This year's back-to-school emails are stacked up in my inbox, shouting in all-caps and exclamation points that my child is already behind the curve when it comes to school. School has barely begun, and tutoring and test prep companies are already knocking, warning us to get started on extra help before it's "too late." Coaches are already scheduling the season's early morning practices, angling to make up for "lost" summer time. Music schools and rec departments are urging that I pay attention to deadlines for sign-ups--some of them many months ahead of the activities themselves, when my teenage son could be an entirely different human--with wildly different interests--than he is now, in September.
As I squinted and sifted through my inbox, dreading the crazy school-year pace that was about to descend on my family, the truth hit me: I can delete all these emails. I can preserve my family's precious time and my children's empty calendars. Forget deadlines and registrations and extra practice. Forget everything that tells us to hurry up and catch up and compete. What our kids really need as they head back to this school year is relief.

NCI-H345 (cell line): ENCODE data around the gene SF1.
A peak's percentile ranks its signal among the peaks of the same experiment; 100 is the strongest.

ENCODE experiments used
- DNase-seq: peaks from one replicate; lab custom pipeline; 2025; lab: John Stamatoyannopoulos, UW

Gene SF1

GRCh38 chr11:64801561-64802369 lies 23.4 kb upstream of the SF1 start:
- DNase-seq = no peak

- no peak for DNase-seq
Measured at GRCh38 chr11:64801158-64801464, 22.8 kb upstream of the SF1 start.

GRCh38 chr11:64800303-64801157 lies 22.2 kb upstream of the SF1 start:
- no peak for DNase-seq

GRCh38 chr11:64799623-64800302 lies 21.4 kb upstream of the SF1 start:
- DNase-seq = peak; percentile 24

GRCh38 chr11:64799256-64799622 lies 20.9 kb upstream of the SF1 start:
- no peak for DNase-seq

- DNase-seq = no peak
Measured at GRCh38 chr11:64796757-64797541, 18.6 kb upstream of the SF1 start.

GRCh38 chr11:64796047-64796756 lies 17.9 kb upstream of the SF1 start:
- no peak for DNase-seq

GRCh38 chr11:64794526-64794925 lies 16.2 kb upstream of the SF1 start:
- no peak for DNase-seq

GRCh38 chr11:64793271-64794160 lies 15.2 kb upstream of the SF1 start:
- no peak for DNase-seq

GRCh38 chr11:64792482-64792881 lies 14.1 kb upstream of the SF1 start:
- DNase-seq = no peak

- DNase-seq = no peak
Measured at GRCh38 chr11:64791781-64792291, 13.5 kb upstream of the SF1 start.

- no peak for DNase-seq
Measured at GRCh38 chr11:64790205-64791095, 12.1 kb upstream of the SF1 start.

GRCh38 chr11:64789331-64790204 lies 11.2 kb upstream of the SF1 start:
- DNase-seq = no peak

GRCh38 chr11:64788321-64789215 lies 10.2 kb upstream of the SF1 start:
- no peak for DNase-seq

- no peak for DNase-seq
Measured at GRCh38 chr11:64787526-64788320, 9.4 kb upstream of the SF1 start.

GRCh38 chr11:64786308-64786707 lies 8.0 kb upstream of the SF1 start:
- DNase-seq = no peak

Let me be clear. I'm not suggesting a lowering of standards or a slacking off. I'm not suggesting that my teenager approach his education with apathy or insouciance. Instead, I'm observing--as a mother, and as a filmmaker whose focus is on issues of education and childhood--that for too many of us, back-to-school comes with a high price: an achieve-at-all-costs educational culture that drives too many kids to sickness and sadness. All those practices and tutoring sessions and test prep classes add up. And in addition to boosting scores or college acceptances, they can also add up to anxiety, stress, depression and disengagement.
Most parents know this, intuitively. I did and it sparked me to spend hundreds of hours talking to educators, psychologists, and children themselves to understand the problems at the heart of this issue, which became my critically-acclaimed documentary "Race to Nowhere." In researching my new book, Beyond Measure, I found that the effects of a rat-race educational culture on children's physical and mental health are even worse than we imagine. Studies reveal that sleep deprivation is epidemic among children and teens, with research showing piles of homework as a primary cause. Pediatricians report ulcers and migraines afflicting students in primary school. And by the time they reach college, rising numbers of students are arriving on campus with depression, anxiety, and other severe psychological problems. College professors and employers widely lament that today's grads are misguided and constrained by fear: they are great at following precise instructions but afraid to innovate and unprepared to manage themselves.